Our Guest writer is Chris Williams, who has run a number of Green Party election campaigns, and was manager of the Norwich South General Election campaign. This is the latest in our series on messaging in Green election campaigns.

Greens are attracted to be members not for the amazing 24/7 media coverage we receive or for the sexy profiles of our so many MPs but because of raw policy beliefs.  Green Party members are highly principled – we’re not the Lib Dems.  This is to our advantage and is what impressed me when I joined the party in 2004.

The temptation at election time is to shout out what we are proud to believe in but the rest of the world just aint that interested.  Come election time, Greens sit down and think of random things that we think will win us an election but we tend to start with what with what motivates and interests us rather than what the public are interested in hearing at any one time.  Peter McColl would describe this as campaigning within our comfort zone .

In choosing our campaign messages we tend to go back to the things that unite Greens and make us so very distinctive – recycling, climate change, public transport.  All areas where I wholeheartedly and so passionately back Green Party policy but in most wards, constituencies or regions, together, they only cover a small percentage of voters’ top interests.  And perception of being a single issue party has so very often stopped people voting Green even when they are passionate about climate change and green jobs.  Voters want parties that can govern and have policies in all areas.  Many voters still don’t even realise we have policies on non-environmental issues.

Greens appeal well to post-materialists who make up a small percentage of society but we can appeal more effectively to the next tranche of potential support – traditional Labour voters: both middle class terraced house dwellers who talk in the language of justice, inequality, public services and the working classes who want to hear about jobs, housing and decent hospitals.

Having met with the Brighton campaign team I was very impressed by their election communications.  Their clear messaging was a crucial asset to Caroline Lucas’s campaign and it was not overdone in the election period.  Policy heavy material came early on in the months leading up to the election period and during April it was fairly policy light – only headlines featured and even then they didn’t mention a great deal about climate change!  This doesn’t mean Caroline has abandoned her passion to fight for justice around that issue.  Noone would ever suggest that but she has, I am proud to say, made waves over academy schools, Trafigura and the Ian Tomlinson affair.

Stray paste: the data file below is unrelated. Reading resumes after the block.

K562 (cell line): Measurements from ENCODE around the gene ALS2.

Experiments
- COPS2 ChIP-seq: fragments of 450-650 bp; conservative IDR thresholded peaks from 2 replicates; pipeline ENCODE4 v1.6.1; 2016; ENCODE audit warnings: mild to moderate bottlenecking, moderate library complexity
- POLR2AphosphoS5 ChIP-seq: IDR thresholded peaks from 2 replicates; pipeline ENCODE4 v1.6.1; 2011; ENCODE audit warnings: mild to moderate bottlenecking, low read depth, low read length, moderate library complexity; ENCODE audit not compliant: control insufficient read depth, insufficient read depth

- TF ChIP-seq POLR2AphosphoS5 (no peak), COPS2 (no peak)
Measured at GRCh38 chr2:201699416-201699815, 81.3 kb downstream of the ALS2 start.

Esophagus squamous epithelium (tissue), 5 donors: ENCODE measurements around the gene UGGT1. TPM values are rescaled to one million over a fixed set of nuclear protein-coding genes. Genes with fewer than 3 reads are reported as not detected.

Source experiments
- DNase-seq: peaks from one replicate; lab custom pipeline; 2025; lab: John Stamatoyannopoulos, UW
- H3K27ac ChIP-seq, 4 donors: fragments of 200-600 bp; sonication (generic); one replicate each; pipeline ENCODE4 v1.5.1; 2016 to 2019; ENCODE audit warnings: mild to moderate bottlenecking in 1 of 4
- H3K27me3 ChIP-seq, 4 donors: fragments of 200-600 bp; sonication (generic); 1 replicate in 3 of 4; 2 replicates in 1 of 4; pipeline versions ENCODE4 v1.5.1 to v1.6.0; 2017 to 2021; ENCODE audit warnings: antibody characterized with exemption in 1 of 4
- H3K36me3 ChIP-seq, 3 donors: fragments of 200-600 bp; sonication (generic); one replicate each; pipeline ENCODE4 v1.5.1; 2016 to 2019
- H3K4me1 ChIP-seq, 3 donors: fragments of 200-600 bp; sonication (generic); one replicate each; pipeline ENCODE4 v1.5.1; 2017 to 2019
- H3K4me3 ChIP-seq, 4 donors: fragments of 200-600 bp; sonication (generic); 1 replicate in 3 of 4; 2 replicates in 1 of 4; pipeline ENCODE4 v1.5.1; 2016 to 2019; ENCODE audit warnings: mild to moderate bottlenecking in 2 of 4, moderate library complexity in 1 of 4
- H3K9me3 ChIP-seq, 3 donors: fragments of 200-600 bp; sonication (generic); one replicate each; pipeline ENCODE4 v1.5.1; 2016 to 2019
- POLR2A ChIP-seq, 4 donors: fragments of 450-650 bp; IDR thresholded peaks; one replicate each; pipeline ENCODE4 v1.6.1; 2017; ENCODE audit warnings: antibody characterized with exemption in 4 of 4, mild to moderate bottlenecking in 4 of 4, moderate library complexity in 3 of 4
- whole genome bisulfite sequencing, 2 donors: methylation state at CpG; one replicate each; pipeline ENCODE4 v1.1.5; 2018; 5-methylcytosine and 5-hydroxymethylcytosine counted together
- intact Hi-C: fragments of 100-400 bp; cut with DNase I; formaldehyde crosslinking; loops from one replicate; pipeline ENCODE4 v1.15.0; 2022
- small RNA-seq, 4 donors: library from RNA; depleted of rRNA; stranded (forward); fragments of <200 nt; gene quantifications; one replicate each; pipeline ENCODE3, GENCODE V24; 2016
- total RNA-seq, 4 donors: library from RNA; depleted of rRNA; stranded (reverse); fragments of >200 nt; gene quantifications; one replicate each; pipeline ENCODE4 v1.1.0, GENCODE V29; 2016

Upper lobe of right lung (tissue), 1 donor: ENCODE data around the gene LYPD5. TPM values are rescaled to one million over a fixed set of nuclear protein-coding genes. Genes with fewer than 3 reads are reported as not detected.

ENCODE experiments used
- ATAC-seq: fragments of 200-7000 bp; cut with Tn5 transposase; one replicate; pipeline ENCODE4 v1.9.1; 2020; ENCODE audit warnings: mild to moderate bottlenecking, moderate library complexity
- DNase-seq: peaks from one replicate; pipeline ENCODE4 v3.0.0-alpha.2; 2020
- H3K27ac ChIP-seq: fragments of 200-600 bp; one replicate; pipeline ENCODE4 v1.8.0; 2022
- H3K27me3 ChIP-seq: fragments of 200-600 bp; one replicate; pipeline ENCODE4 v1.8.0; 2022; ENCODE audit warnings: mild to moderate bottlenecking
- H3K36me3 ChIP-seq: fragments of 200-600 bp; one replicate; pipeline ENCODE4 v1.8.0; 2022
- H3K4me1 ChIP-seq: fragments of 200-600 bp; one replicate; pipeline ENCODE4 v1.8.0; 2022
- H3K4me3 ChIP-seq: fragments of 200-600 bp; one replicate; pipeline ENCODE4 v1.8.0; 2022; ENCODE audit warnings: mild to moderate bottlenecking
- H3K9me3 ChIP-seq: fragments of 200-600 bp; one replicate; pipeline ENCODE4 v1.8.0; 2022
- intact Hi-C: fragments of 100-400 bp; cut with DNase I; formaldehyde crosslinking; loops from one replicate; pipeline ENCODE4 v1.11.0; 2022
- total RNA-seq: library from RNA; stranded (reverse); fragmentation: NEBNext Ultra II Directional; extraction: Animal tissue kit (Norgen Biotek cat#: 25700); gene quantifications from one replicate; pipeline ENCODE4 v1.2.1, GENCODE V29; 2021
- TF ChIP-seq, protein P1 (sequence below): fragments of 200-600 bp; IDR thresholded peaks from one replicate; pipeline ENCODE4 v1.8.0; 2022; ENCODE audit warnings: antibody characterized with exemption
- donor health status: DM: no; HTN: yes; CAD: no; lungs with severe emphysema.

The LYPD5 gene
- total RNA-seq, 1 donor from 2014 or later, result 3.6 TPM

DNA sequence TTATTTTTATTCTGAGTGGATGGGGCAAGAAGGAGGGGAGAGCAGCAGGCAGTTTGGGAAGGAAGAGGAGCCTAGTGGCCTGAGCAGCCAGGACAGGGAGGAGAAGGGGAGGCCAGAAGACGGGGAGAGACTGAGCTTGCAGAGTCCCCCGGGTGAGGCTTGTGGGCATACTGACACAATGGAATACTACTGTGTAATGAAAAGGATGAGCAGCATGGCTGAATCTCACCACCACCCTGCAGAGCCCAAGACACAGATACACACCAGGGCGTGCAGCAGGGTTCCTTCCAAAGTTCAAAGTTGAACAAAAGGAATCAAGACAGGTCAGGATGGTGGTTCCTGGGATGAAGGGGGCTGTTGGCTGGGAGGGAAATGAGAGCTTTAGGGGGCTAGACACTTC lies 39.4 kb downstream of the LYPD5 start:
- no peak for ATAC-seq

In Norwich too the campaign I worked on there focussed on a range of issues (although perhaps we tried to focus on too many issues).  On the plus side, voters definitely realised we weren’t single issue, though still aware we’re great on the environment so we got all the environmental votes we were going to get and some more.  With a narrower focus, we’d have only got the environmental core.

In Solihull in 2008 where I ran a campaign in an entirely working class ward that has always been Labour, we focussed on the issues of interest to people there.  We simply asked through door knocking what the top issues were and communicated the Green solutions to housing issues, antisocial behaviour and private regeneration companies ripping off the local community.  That doesn’t mean our elected Councillor Mike Sheridan isn’t standing up for environmental issues in the chamber but matters of social justice are core Green issues.

If Green Party election campaigns focus on issues inside our comfort zone and we choose not to move into other promising territory, Green Party campaigns are going to underperform.  Building on the lessons from around the country, I sincerely hope that with the Green Party’s Scottish Parliament, Welsh Assembly and crucial 2011 local elections campaigns, we will see campaigns encompassing a full range of appealing issues we know are of interest to voters.